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Pet Sitter Emergency Preparation and Safety with Hurricane Sandy Raw Footage [video]

As those of us on the East Coast brace for the worst of Hurricane Sandy, it begs the question what professional pet sitters do to keep their furry clients safe and sound?

My home in New Jersey (monmouth county) was issued a mandatory evacuation, and now I am sitting safely in an apartment in Brooklyn.

Running to the super market yesterday (as most news people instructed) for batteries, candles, food and water was a sight to see!

It was packed and crowded with many patrons in ‘fight or flight’ mode. And all the D batteries were sold out!

In any case, I feel very confident with my location and with the amenities I have should power go out. I also have a full tank of gas (again, as suggested by the pros) but aren’t sure where I’d be required to drive in a completely flooded area.

How Do You Prepare For the Worst?

Here is a short 90-second video I just shot out the front door of the apartment in Brooklyn.

Things are just starting to pick up with the worst of it slated for later tonight.

Please share in the comments below: How do you as a professional pet sitter prepare for disaster, emergency or evacuation?

What do your current clients expect and/or receive from you in such situations?

Bottom Line: Be Safe!

I hope everyone in an affected area stays safe and sound, and that all furry creatures are properly cared for!

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Josh Cary is a respected and well sought-after speaker and business consultant within the professional pet care industry. Since 2009, having grown his own pet sitting business, Josh provides his industry with the tools, support, and resources to build and maintain a thriving and respected pet business.

With a strong focus on digital marketing, search engine optimization (SEO), and website development, Josh’s one mission is to help you Get Found First through a professional and effective website.

This Post Has 11 Comments

  1. Stay safe. I take it your car isn’t in an attached garage…where you can use it to keep your phone charged when it gets low….

    1. Hey Dedi. Great idea, I didn’t even think about being able to use my car to potentially charge my phone. (Let’s hope it doesn’t come to that…!)

  2. Nice to match a face now – Im here in Northern Va and I’m currently experiencing what you are – Getting ready to head out while i still can to set up some cat clients to get thru at about 24 hours or so – No dogs except my own

    thanks God – All i can say is be safe and your safety comes first

    Good luck every one its going to be a zinger

    Laura – PETSRME

    1. Laura – LOL I know what you mean about matching face to name! If you search for ‘video’ on this blog (near top right side) you will see some other videos I have recorded. I always intend to record more.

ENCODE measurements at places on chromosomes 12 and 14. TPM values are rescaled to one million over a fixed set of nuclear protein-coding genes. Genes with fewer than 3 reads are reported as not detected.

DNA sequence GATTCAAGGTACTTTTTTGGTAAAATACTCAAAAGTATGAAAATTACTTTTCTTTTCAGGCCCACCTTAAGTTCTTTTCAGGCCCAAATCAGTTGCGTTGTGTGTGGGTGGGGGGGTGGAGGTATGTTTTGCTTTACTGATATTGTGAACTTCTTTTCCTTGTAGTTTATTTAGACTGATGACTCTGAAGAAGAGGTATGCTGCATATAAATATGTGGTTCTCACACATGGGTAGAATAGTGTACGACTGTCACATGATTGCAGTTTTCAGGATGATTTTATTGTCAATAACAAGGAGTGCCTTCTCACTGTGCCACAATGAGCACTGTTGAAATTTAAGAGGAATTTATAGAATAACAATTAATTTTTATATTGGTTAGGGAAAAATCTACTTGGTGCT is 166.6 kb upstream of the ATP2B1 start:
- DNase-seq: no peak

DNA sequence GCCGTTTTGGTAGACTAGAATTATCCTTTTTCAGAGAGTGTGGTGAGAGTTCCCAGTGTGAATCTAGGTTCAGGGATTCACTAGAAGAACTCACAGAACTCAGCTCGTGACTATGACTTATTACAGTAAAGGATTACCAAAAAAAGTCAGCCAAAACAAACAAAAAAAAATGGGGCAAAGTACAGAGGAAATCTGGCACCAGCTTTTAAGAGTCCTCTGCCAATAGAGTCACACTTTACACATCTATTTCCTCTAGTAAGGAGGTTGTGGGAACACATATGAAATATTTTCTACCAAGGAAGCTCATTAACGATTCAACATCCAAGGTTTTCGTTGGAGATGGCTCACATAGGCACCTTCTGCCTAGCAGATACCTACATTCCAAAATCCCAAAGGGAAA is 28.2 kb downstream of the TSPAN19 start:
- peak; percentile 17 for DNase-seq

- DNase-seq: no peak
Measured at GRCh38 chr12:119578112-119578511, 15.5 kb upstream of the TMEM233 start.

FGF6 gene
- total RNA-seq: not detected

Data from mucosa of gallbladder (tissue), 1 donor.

In any case, I just heard that this storm is literally the most severe in recorded history!?! Wind is currently picking up here so I imagine each hour will progress more intense. Worst case, power goes out, and I have plenty of food and water. Just need shelter to hold up 🙂

      More updates as hours move along… Be safe too.

  3. Just got back in and its getting crazy out there – We are all stocked up and ready for the upcoming power outage – – MY cell phone has been on charger non stop since sunday and if i don’t chit chat on it I’m good for at least 2 days – i have a land line also and the old style phones work on those when power goes out

    1. Hey Laura, Hope you made it through A-OK! The worst (thankfully) we experienced was a one day power outage. Those close by here in NY were not as lucky.

  4. I did not have an emergency evacuation plan when the forest fire of 2011 caused the evacuation of 10,000 people (25% of our population). Running from smoke and fire with high winds and 105 degree temperatures with my own dogs was apocalyptic as the entire area where I live was buzzing with horse trailers, pick ups and law enforcement getting every living being out. I also had to be escorted to client homes to evacuate the pets in my care and I called clients who were home to help them.

    After that week I now require every client to provide me with local emergency contacts I can call for evacuation assistance and they must all have crates suitable for their pets. The crates must have the owner’s contact information on them. I coach the client on familiarizing their pets with the crates – especially cats! Microchipping is the best thing any pet owner can do to find their lost pet and I encourage my clients to do this, in addition to ID tags.

    Use towels, blankets and leather gloves to help capture the stressed out pets and protect yourself. Contact your local law enforcement to see where pet shelters are being established during emergency evacuation. (If you are able, volunteer at one!) Take leashes, food and water to keep with the pets and cover the crates with the blankets (or sheets in warm weather) to reduce stress.

    1. Wow, yea, sometimes it takes an emergency to be able to finally put some elements in place. Thanks so much for your comment!

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